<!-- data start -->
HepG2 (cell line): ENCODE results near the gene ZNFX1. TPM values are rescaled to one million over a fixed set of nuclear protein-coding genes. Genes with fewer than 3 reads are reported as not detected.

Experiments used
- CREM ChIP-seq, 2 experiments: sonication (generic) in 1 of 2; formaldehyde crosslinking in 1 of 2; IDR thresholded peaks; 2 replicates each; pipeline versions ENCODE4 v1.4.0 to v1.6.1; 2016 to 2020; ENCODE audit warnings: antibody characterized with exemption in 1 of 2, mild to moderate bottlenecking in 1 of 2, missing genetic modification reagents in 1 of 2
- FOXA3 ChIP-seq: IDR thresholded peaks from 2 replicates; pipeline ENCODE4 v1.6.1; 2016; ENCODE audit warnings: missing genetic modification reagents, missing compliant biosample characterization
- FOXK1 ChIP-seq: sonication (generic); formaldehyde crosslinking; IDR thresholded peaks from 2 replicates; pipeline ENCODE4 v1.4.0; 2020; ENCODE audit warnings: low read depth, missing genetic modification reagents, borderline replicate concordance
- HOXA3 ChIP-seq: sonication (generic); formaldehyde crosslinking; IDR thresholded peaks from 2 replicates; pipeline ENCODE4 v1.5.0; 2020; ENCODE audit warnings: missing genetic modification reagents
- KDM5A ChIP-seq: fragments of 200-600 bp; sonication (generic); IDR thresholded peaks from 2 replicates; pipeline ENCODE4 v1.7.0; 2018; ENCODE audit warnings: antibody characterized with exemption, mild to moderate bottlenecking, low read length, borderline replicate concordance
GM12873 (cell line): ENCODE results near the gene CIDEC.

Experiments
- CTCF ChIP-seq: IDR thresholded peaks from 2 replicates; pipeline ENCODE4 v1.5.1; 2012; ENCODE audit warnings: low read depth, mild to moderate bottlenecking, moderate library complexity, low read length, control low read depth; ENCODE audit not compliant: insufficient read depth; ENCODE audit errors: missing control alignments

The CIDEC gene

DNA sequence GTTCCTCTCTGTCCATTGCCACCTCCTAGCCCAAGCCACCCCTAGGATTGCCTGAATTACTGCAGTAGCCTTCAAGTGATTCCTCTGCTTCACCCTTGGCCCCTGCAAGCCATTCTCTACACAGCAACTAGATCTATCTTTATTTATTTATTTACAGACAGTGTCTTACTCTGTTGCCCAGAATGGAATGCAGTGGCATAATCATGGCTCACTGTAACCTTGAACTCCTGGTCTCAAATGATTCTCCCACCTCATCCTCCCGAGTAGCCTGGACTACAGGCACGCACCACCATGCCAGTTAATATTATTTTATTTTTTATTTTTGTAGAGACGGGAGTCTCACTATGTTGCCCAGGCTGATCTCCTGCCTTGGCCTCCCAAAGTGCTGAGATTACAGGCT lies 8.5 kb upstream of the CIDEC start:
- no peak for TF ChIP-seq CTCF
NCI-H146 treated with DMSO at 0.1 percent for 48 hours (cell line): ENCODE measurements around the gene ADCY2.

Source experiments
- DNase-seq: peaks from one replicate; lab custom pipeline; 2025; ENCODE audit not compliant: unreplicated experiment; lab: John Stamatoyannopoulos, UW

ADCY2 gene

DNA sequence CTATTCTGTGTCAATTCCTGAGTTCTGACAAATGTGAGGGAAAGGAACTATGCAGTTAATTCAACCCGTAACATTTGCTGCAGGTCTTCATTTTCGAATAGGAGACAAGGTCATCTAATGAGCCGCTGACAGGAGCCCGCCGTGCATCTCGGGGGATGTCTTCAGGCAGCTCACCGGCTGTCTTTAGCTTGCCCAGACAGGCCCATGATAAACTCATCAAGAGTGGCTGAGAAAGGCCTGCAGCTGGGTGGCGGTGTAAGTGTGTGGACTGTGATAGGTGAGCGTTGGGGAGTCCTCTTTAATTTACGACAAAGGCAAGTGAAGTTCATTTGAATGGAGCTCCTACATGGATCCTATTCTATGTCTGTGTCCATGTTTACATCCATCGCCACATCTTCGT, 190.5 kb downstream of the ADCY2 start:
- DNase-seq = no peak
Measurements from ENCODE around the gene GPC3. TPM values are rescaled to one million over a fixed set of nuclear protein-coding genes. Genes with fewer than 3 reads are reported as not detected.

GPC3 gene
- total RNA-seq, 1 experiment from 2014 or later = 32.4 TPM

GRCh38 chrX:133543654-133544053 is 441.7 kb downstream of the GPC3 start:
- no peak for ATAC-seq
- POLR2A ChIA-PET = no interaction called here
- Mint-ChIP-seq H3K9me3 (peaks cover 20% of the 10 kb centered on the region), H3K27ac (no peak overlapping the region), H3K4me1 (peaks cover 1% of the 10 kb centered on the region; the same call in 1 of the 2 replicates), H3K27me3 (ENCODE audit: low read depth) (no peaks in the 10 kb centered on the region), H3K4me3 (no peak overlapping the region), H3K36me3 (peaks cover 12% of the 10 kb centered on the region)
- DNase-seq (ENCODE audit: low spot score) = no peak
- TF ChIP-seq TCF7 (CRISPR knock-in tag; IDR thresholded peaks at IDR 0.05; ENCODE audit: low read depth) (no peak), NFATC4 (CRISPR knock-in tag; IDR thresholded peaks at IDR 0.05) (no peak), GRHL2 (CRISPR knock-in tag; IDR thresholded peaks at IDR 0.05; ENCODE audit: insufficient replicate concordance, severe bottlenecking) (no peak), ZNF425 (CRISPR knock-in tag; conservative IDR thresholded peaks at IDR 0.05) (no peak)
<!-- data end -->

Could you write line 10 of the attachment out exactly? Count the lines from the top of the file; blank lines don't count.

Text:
- CTCF ChIP-seq: IDR thresholded peaks from 2 replicates; pipeline ENCODE4 v1.5.1; 2012; ENCODE audit warnings: low read depth, mild to moderate bottlenecking, moderate library complexity, low read length, control low read depth; ENCODE audit not compliant: insufficient read depth; ENCODE audit errors: missing control alignments